Among those sentenced to death are people accused of killing two regime-appointed local administrators in Yangon
Twenty-one anti-coup activists have been handed down death penalty by Myanmar military tribunals, for being linked to attacks on the junta targets, reports The Irrawaddy.
During the judgment on Tuesday, another 29 people received life terms in jail.
Among those sentenced to death are people accused of killing two regime-appointed local administrators in Yangon’s South Dagon Township, as well as an alleged military informant and a ward administrator and his driver in Yangon’s Dagon Seikkan Township. The killings took place in July and August.
Youths accused of undergoing military training in areas controlled by ethnic armies were among those sentenced to life in prison. Also given life sentences were people accused of making donations to People’s Defense Forces and the civilian National Unity Government, as well as people allegedly involved in bomb attacks on administration offices in Yangon’s Hlaing Tharyar Township.
The death sentences have been handed down to anti-regime protesters in townships currently under martial law. The military regime has imposed martial law in Hlaing Tharyar, Shwepyithar, South Dagon, North Dagon, Dagon Seikkan and North Okkalapa townships in Yangon, as well as in townships in Mandalay.
Martial law orders laid out 23 ‘offenses’ to be tried in military tribunals in the designated townships, all of them carrying penalties of either death or life imprisonment.
The offenses include high treason, sedition, obstructing military personnel and civil servants performing their duties, instigation, incitement, spreading ‘false’ news, possession of weapons, ties to unlawful associations, homicide, rape, robbery, corruption, drug abuse and vandalism.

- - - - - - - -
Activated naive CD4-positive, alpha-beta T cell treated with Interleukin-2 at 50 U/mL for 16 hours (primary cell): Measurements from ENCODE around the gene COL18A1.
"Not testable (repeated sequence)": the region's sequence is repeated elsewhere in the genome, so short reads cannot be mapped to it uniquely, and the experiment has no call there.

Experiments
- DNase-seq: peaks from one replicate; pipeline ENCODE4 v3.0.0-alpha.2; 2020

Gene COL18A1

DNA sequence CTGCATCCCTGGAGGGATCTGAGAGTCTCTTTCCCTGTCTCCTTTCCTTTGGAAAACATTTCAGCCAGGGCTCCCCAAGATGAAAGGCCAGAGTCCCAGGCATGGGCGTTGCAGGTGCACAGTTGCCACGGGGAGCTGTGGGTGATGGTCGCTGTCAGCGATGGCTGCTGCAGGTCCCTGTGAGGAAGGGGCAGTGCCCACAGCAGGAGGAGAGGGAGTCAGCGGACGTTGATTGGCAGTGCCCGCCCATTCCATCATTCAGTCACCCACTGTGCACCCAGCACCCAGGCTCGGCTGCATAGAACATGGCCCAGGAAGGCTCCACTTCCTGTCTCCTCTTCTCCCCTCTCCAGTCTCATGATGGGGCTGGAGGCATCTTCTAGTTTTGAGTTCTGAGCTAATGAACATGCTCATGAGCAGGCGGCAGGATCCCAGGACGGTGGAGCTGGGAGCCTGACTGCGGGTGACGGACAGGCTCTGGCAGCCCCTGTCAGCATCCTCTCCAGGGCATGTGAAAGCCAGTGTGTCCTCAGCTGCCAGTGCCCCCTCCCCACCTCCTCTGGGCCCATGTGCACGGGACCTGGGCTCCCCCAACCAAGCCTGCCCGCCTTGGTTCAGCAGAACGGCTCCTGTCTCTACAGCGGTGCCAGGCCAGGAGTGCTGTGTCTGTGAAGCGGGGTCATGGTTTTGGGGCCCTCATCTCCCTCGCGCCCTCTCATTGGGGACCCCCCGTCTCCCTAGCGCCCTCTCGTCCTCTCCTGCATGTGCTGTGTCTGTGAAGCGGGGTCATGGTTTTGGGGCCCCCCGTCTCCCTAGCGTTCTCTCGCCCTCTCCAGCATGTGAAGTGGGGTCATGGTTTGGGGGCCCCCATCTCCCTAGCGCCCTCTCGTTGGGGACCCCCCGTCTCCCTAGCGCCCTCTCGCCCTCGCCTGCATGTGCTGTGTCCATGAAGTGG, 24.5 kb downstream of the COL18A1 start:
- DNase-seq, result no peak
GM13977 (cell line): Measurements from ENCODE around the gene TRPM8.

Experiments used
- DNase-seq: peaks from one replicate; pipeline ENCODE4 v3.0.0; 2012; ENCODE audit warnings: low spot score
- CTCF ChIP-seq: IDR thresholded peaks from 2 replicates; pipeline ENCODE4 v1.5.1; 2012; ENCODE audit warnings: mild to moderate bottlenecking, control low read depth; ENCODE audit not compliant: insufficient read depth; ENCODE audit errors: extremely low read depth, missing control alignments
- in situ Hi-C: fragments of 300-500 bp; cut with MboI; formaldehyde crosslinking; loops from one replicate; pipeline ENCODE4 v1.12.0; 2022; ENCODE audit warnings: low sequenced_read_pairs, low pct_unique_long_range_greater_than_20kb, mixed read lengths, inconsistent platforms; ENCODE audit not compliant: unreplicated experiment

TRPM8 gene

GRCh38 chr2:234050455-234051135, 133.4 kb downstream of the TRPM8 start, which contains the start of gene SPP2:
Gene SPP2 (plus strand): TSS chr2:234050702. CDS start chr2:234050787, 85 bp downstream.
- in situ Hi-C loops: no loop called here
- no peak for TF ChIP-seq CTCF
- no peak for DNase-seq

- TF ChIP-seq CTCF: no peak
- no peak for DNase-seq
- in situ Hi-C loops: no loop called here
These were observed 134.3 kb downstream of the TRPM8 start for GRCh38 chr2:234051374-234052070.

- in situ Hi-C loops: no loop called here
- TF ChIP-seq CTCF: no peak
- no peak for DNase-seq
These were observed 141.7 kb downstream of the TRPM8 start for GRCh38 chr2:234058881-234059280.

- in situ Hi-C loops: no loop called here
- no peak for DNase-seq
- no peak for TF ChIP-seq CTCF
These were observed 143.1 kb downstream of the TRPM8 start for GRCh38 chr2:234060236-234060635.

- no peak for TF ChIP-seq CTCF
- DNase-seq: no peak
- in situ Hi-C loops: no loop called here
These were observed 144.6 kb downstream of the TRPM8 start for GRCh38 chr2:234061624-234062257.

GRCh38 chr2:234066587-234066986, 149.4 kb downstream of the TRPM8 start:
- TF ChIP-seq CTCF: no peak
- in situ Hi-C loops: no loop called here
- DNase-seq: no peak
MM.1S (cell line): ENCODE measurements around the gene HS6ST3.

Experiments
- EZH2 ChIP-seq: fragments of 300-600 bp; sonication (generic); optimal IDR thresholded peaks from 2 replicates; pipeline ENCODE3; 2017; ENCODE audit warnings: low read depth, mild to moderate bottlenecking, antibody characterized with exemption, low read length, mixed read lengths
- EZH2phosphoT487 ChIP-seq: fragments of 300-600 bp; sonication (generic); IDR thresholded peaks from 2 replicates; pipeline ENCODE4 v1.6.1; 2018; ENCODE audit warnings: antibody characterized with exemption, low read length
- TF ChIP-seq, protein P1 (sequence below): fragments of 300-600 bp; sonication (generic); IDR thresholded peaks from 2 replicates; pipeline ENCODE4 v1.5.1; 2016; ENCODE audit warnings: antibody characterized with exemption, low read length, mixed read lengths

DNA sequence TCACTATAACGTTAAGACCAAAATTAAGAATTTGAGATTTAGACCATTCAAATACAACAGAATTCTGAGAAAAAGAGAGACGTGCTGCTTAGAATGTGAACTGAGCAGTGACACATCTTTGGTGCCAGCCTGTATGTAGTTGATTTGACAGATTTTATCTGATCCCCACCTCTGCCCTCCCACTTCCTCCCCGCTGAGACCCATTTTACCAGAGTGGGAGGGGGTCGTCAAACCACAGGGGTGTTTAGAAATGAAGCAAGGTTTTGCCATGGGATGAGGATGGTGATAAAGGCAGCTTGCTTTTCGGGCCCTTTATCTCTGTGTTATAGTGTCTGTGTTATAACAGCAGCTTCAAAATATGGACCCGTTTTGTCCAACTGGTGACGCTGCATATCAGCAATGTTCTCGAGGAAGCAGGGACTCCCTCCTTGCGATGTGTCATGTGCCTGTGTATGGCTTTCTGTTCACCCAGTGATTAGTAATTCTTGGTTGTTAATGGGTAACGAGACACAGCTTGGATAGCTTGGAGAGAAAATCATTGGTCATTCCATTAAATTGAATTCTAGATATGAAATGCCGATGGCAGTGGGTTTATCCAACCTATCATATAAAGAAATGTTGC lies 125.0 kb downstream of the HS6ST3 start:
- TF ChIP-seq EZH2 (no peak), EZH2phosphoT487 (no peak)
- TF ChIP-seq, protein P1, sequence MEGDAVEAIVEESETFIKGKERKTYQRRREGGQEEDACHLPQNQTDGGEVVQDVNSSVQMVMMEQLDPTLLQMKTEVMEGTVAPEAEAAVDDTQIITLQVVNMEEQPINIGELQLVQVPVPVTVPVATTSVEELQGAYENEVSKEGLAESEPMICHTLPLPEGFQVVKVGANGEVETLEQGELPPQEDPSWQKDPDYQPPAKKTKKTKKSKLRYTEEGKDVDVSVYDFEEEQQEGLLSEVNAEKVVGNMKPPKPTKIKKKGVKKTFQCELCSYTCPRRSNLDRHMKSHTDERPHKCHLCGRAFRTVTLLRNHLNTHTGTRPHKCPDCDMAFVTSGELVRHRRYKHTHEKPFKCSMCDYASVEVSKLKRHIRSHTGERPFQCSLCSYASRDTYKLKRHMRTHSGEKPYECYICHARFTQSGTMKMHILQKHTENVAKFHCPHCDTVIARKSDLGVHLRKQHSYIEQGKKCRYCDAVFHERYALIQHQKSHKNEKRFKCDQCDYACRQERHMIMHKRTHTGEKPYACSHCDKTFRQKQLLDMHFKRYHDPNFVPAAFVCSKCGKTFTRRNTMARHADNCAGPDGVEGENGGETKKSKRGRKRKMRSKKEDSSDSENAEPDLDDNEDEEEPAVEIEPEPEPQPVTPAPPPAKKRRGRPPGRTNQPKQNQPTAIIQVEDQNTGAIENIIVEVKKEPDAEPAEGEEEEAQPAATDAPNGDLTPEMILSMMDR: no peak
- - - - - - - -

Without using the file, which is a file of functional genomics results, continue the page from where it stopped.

None of those sentenced to death are believed to have been executed. The last time the death penalty is known to have been used in Myanmar was 1988.
Rights groups have condemned the death sentences, which were handed down after egregiously unfair trials. The trials were conducted in secret, while the rules of evidence and procedure applicable in civilian courts do not apply to military tribunals.
Those sentenced by the military tribunals can appeal only to coup leader Senior General Min Aung Hlaing to reverse the decision within 15 days of sentencing.
Up until the end of October, the junta had sentenced 65 people to death including two people under the age of 18, according to rights group the Assistance Association for Political Prisoners.
39 of them were tried in their absence and the junta has issued arrest warrants against them.